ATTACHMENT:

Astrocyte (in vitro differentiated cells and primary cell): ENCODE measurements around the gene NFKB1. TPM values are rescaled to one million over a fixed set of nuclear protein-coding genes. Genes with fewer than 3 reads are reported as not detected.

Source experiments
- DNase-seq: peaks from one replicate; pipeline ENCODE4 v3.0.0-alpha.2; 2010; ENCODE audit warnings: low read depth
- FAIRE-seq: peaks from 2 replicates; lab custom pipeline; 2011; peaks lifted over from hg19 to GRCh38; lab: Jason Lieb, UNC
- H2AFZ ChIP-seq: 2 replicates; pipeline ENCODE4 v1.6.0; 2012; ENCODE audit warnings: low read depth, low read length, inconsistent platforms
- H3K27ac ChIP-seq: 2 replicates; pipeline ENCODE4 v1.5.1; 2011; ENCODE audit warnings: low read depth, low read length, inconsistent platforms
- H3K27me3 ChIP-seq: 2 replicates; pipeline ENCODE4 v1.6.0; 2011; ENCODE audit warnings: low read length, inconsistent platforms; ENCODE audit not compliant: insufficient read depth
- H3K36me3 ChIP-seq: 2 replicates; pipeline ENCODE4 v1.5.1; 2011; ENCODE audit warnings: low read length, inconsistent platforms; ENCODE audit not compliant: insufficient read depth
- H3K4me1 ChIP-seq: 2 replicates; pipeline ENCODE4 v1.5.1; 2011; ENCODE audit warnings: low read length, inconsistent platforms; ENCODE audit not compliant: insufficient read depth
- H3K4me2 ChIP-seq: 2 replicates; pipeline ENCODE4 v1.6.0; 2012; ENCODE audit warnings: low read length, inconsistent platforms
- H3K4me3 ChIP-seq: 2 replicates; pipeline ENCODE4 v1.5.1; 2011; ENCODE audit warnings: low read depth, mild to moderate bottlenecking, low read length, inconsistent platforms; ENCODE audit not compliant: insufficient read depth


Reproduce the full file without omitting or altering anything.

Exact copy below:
Astrocyte (in vitro differentiated cells and primary cell): ENCODE measurements around the gene NFKB1. TPM values are rescaled to one million over a fixed set of nuclear protein-coding genes. Genes with fewer than 3 reads are reported as not detected.

Source experiments
- DNase-seq: peaks from one replicate; pipeline ENCODE4 v3.0.0-alpha.2; 2010; ENCODE audit warnings: low read depth
- FAIRE-seq: peaks from 2 replicates; lab custom pipeline; 2011; peaks lifted over from hg19 to GRCh38; lab: Jason Lieb, UNC
- H2AFZ ChIP-seq: 2 replicates; pipeline ENCODE4 v1.6.0; 2012; ENCODE audit warnings: low read depth, low read length, inconsistent platforms
- H3K27ac ChIP-seq: 2 replicates; pipeline ENCODE4 v1.5.1; 2011; ENCODE audit warnings: low read depth, low read length, inconsistent platforms
- H3K27me3 ChIP-seq: 2 replicates; pipeline ENCODE4 v1.6.0; 2011; ENCODE audit warnings: low read length, inconsistent platforms; ENCODE audit not compliant: insufficient read depth
- H3K36me3 ChIP-seq: 2 replicates; pipeline ENCODE4 v1.5.1; 2011; ENCODE audit warnings: low read length, inconsistent platforms; ENCODE audit not compliant: insufficient read depth
- H3K4me1 ChIP-seq: 2 replicates; pipeline ENCODE4 v1.5.1; 2011; ENCODE audit warnings: low read length, inconsistent platforms; ENCODE audit not compliant: insufficient read depth
- H3K4me2 ChIP-seq: 2 replicates; pipeline ENCODE4 v1.6.0; 2012; ENCODE audit warnings: low read length, inconsistent platforms
- H3K4me3 ChIP-seq: 2 replicates; pipeline ENCODE4 v1.5.1; 2011; ENCODE audit warnings: low read depth, mild to moderate bottlenecking, low read length, inconsistent platforms; ENCODE audit not compliant: insufficient read depth